Alberto Contador put his stamp on the 2009 Tour, attacking the elite group of overall contenders with two miles(3km) remaining to the finish at Arcalis in Andorra. Many speculated that Contador, in an attempt to keep team harmony at Astana, would only follow an attack by another squad's overall contender such as Cadel Evans, Andy Schleck or Carlos Sastre. But, after Cadel Evans had tested the waters with 2.5 miles remaining and had been easily brought back by both Contador and Armstrong, Alberto launched his convincing attack.
The gap quickly went out to double digit seconds, but seemed to stabilize at around twenty seconds as Evans led the chase. Garmin-Slipstream's overall favorite Christian Vande Velde signaled his return to top form by launching an attack out of the Evans-led group just under the red kite. He was brought back and he, Evans, Armstrong, Leiphimer and Andy Schleck all finished together 21 seconds back of the Spaniard.
While the race for overall was going on down the road. Brice Feillu of the French Agritubel squad won the stage. He was part of a large breakaway group that had a ten minute lead as the race entered Andorra. He attacked with about five kilometers remaining and held off all his break-mates. As a bit of a break from form, he forgot to zip up his jersey to acknowledge his sponsors as he crossed the line.
One side effect of the large time gap given to the breakaway was that Rinaldo Nocentini, who earlier this year won the Pasadena stage of the Amgen Tour of California, inherited the yellow jersey ahead of Alberto Contador and Lance Armstrong. Contador has only a two second lead over Armstrong on general classification, though with the strength he showed in the closing kilometers, he looks to be a tick better than Armstrong on the climbs.
But, after struggling to stay in the lead group at the Giro d'Italia, it is a testament to Lance's form that not only did he finish in the lead group, but he easily neutralized Cadel Evans' attack and looked very relaxed in the drag over the final kilometers to the line. Based on how good he looked, it is a distinct possibility that Lance was playing the good teammate and forcing the others to chase Contador.
It was another exciting stage. Even though Contador appeared to have the upper hand on Armstrong, those who doubted Lance as a true contender may well be silenced. It was also very gratifying to see Christian Vande Velde back up with the leaders after his horrible crash in the Giro. Christian's teammate Bradley Wiggins also climbed well. More on his transcendence soon.
Stage winner Brice Feillu.
Popovych leads Lance and Alberto with about 4km remaining.
Andy Schleck, Bradley Wiggins, Andreas Kloden and Frank Schleck.
Sergio Paulinho has done his work at the front and is now just riding to the finish.
The fallout from yesterday team time trial is still being felt among the teams with contenders for the yellow jersey. Clearly, Team Astana is in the drivers seat while hopefulls such as Cadel Evans (Silence Lotto), Carlos Sastre(Cervelo Test Team) and the Schleck brothers(Saxo Bank) have some catching up to do.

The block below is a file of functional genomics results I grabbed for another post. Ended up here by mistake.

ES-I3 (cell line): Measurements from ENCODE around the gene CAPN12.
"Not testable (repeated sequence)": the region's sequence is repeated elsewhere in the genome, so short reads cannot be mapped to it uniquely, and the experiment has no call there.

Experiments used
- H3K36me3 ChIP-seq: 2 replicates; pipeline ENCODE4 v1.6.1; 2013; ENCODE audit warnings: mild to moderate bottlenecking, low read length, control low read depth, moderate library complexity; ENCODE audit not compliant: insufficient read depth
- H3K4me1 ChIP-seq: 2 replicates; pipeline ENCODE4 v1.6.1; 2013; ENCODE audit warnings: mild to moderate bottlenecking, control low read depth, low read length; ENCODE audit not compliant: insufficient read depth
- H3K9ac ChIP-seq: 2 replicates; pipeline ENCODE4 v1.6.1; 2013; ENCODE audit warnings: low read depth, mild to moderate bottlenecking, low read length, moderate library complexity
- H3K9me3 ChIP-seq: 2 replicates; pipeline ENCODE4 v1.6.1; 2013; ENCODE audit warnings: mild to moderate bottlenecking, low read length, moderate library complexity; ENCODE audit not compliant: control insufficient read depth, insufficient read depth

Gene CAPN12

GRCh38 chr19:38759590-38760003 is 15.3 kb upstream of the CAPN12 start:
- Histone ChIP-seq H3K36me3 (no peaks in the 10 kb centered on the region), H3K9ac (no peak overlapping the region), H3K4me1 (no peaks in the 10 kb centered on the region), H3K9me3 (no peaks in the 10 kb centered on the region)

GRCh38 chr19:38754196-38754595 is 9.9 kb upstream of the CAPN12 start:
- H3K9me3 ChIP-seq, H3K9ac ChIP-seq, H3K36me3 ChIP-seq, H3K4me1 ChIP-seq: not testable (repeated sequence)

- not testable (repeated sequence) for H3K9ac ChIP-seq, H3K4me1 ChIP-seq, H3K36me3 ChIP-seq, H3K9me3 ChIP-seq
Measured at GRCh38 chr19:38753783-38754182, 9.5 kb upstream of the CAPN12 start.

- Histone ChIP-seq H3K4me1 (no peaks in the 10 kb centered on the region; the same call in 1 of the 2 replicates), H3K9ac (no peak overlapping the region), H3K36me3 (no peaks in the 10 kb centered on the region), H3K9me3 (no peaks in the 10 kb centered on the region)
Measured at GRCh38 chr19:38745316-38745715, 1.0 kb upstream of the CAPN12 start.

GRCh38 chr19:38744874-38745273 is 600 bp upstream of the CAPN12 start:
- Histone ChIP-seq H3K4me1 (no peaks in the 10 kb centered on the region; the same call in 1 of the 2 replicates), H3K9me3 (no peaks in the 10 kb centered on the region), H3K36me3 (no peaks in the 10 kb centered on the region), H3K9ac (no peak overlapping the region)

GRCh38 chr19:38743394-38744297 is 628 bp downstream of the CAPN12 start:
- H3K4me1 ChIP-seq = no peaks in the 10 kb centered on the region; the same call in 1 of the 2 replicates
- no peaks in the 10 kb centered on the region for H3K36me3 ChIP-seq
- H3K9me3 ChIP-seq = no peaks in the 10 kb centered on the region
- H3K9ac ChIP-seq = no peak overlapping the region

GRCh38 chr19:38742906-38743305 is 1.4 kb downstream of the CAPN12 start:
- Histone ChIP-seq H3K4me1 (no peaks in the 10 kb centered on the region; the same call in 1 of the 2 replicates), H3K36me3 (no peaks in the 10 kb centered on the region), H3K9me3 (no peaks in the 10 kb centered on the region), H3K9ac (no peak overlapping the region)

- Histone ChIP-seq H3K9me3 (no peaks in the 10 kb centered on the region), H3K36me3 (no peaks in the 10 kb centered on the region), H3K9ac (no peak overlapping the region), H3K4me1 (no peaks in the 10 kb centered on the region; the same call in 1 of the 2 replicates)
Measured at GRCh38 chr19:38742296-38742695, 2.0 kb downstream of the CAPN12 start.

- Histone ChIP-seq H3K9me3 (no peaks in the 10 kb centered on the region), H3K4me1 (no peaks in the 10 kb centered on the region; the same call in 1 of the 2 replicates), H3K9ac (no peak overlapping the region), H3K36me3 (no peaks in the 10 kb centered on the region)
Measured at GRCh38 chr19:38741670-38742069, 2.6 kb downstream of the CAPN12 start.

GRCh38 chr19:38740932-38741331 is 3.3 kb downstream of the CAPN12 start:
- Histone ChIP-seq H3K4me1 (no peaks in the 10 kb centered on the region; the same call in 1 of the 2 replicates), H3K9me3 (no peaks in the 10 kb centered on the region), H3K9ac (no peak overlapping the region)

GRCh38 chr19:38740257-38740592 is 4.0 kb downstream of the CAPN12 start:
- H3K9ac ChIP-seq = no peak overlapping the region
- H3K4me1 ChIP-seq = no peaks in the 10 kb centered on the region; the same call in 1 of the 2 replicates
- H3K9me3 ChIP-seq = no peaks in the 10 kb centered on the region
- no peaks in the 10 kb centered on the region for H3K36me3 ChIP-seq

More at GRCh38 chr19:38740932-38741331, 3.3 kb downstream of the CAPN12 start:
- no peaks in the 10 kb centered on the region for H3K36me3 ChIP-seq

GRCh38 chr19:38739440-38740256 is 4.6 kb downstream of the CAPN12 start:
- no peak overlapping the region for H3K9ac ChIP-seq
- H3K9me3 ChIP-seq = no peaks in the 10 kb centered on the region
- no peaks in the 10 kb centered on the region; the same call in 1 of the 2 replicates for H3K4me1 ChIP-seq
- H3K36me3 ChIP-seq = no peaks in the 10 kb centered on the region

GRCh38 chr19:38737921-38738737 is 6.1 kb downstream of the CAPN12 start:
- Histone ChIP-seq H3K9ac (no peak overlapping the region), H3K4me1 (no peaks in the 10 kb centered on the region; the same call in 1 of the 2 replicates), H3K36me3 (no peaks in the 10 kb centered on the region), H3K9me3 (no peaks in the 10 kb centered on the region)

This morning at the stage start in Le Cap d'Agde I talked with a number of riders about the team trial and what the results mean for the days ahead.
Yaraslov Popovych was a key player in Team Astana's victory. He described the course and the resulting team strategy. "It was hard because it was a very difficult course. The road was really small. We had only one object, to not crash. We wanted to win, but we wanted to save the team for the next two weeks."
Lance Armstrong signaled out Popovych and Andreas Kloden as the two strong men during the ride. What was Popovych's reaction to the praise. "Everybody pulled very well. Alberto was good, everybody was good. This is a really strong team."
Cadel Evans and his Silence Lotto squad had a disastrous race. They waited for several of their stronger riders when one got dropped and the other flatted, but both came off, for good, soon after. In the end they ceded over two minutes to Lance and Alberto which does not bode well. I have a lot of time to make up on the guys from Astana. As far as a podium place goes I am really going to have to work at it."
When asked if he found the course difficult, Cadel replied "it wasn't hard for me. Just for my teammates."
Cadel's teammate, Charly Wegelius had a bit of a different take on yesterday's events. "First I have to say that considering everything that happened to us in the race yesterday the team performed quite well despite a lot of misfortune. The course was highly technical with corners that you didn't see very well how they were going to finish up. If you add into that the stress and the pressure of riding a team time trial at the Tour it was quite an explosive combination."
"If you look at the general classification we are not alone. We will be looking for opportunities to make up some time. Maybe there will be other teams who want to make movements with us, too," added Wegelius.
Cervelo Test Team rider Hayden Roulston, teammate of Carlos Sastre, echoed Wegelius' comments on what lies ahead. "I think it is going to be a very interesting race now. A lot of guys who are two minutes down are contenders so who knows what is going to happen. It might have just opened a whole new can of worms."